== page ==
Though the rush to add performance by using more electricity is largely over (and in many ways reversed) for CPUs, video cards continue to suck down more and more power. It's not just the delivery of enough juice that counts -- it must also be a continuous, steady, and predictable flow. Primarily this means that you need good +12V power lines (or "rails") going to the motherboard which, through the PCI Express interface, is the main source of power for every device in your system outside of hard disks and optical drives. Antec has found a unique solution to the increasing power appetite of modern high-performance desktop systems with the TruePower Trio 650 power supply. It has three +12V lines, thereby ensuring optimal power delivery to your electricity-hogging peripherals when under maximum load.
Crucial Technology recently celebrated its 10th anniversary by creating a commemorative DDR2-667 memory module. Usually you can expect Crucial memory to be relatively unembellished -- no heat spreaders or blinky lights or anything like that (the Ballistix sub-brand aside) -- while at the same time being maximally compatible and reliable. Crucial is usually not known for "speed," either, meaning it's not usually the lowest latency on the market (if the small differences in memory timings and CAS latency still mean anything in the Core 2 Duo age). The 10th Anniversary modules break some of those trends while retaining the brand's renowned level of compatibility and reliability.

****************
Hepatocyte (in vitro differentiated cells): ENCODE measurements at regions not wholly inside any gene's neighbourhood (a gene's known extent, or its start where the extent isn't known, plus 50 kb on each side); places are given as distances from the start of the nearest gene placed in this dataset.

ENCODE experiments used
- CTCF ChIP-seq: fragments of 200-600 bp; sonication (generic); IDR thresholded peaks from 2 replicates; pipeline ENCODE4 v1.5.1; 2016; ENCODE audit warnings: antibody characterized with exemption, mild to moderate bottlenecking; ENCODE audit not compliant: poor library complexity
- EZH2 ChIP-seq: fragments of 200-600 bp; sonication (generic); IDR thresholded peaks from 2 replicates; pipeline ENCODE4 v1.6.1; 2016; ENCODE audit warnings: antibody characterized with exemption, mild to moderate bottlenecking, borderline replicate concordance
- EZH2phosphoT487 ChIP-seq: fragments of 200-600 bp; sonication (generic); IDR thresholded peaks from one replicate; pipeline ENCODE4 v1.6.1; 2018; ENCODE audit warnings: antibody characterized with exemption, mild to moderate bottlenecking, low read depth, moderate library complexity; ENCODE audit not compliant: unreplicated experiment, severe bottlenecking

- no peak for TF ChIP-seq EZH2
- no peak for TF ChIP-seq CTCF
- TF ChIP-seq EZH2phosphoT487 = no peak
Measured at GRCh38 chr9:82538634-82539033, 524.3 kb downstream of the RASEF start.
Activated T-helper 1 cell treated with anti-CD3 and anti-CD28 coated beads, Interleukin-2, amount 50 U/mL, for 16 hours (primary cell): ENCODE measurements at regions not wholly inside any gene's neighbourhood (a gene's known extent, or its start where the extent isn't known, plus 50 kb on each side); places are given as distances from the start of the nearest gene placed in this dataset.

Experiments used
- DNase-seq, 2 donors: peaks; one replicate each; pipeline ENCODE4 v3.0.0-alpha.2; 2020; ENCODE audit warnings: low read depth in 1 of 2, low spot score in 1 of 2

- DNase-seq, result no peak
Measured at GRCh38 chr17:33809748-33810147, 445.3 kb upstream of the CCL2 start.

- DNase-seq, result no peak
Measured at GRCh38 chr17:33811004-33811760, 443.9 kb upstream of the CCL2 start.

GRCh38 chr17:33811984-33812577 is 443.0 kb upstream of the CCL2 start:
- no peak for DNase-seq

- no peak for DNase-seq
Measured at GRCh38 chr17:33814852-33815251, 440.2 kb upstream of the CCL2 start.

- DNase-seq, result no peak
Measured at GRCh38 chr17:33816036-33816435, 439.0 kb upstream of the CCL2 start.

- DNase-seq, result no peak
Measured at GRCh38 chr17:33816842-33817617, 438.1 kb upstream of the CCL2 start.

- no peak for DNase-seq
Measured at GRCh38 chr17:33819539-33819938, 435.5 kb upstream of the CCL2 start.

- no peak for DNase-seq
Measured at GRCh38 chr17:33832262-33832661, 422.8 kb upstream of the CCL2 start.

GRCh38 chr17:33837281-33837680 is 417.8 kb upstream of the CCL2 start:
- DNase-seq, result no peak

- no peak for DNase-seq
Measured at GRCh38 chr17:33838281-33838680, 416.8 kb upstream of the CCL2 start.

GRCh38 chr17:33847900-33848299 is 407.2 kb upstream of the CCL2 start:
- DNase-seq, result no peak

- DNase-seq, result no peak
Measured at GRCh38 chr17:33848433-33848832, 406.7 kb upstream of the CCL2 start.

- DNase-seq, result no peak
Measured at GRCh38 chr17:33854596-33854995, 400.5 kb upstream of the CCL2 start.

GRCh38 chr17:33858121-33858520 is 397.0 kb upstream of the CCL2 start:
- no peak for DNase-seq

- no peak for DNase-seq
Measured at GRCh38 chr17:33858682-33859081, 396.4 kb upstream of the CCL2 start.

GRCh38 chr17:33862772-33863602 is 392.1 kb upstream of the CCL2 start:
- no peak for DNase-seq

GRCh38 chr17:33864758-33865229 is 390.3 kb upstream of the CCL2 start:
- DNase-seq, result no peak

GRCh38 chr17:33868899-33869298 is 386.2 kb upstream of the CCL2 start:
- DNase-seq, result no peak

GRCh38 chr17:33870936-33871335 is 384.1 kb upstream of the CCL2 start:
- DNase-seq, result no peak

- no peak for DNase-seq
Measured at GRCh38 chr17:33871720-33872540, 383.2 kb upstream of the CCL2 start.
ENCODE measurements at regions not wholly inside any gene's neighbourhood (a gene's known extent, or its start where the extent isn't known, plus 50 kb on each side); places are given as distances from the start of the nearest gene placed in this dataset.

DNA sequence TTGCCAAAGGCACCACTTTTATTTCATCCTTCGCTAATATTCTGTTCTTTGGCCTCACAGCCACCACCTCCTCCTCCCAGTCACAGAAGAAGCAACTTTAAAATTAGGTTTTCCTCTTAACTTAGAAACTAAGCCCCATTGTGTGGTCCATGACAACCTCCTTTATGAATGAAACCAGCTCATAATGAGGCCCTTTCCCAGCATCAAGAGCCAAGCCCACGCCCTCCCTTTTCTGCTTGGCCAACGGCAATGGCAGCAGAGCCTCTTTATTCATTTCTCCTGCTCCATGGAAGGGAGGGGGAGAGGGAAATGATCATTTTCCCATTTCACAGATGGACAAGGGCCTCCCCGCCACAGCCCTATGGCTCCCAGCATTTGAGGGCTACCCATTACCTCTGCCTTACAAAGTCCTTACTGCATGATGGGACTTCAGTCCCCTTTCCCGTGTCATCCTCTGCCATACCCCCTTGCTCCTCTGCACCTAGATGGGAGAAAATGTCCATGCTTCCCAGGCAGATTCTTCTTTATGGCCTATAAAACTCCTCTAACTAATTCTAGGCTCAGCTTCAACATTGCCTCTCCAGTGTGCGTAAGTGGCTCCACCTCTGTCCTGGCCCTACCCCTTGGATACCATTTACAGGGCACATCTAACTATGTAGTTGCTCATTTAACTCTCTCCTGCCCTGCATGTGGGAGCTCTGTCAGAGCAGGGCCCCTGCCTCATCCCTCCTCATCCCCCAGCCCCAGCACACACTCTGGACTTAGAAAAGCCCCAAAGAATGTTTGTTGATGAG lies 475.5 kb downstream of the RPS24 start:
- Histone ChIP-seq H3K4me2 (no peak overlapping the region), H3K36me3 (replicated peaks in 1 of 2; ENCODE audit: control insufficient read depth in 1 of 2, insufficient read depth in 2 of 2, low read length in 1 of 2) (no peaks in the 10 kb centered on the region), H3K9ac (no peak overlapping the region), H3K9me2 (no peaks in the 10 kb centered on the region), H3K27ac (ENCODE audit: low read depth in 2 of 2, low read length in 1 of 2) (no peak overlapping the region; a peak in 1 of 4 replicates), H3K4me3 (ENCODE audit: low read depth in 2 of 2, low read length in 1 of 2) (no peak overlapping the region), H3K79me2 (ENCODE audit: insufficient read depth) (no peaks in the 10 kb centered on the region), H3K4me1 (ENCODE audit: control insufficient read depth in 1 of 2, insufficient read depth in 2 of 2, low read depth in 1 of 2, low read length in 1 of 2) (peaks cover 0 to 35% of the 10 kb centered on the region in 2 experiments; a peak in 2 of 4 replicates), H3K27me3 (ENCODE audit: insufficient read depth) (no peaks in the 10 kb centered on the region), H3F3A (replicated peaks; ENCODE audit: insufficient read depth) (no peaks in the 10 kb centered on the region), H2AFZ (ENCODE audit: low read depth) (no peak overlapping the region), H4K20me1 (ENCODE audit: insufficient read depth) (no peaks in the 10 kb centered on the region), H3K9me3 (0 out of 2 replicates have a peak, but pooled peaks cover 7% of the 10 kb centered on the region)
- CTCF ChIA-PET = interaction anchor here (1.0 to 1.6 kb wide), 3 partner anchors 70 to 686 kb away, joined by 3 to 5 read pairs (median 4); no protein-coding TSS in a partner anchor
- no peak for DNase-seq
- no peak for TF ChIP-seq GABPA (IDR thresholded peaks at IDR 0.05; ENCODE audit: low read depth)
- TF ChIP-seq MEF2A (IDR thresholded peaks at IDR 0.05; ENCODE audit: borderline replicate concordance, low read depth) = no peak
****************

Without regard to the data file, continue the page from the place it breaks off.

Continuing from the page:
Few computers have more right to the term "business machine" than the ThinkPad laptop series -- and not just because the brand was developed by a company named International Business Machines (IBM). Traditionally ThinkPads have been built for speed and durability, but recently GNU/Linux users have discovered that the ThinkPad is built for compatibility as well. The latest in the ThinkPad T series is a landmark in several ways: it's the first to use a Core Duo processor; the first to be made and sold by Lenovo instead of IBM; and the first to offer official manufacturer support for GNU/Linux.
Even in the face of today's fanciest and most expensive computer mice, the Intellimouse Explorer 3.0 is still competitive so many years after its initial release. It's had some upgrades to its appearance, optics, and construction, but for the most part the Intellimouse Explorer 3.0 is largely the same today as it was five years ago. Microsoft recently rebranded this as a gaming mouse instead of a general purpose peripheral, citing a high percentage of top LAN gamers who prefer it over other mice. If you're looking for a low-cost gaming mouse, this is it.
Building your own digital video recorder (DVR) and need an attractive yet capable chassis? The Antec Fusion may be the case you're looking for. It's durable, easy to work on, and comes with a reliable power supply -- all the things you want in a computer enclosure. Its DVR appeal, though, is in its looks; the Fusion may be a computer case on the inside, but on the outside it'll blend in perfectly with your other home theater components. The only downside is the lackluster GNU/Linux support for the frontpanel vacuum fluorescent display (VFD) block and volume knob.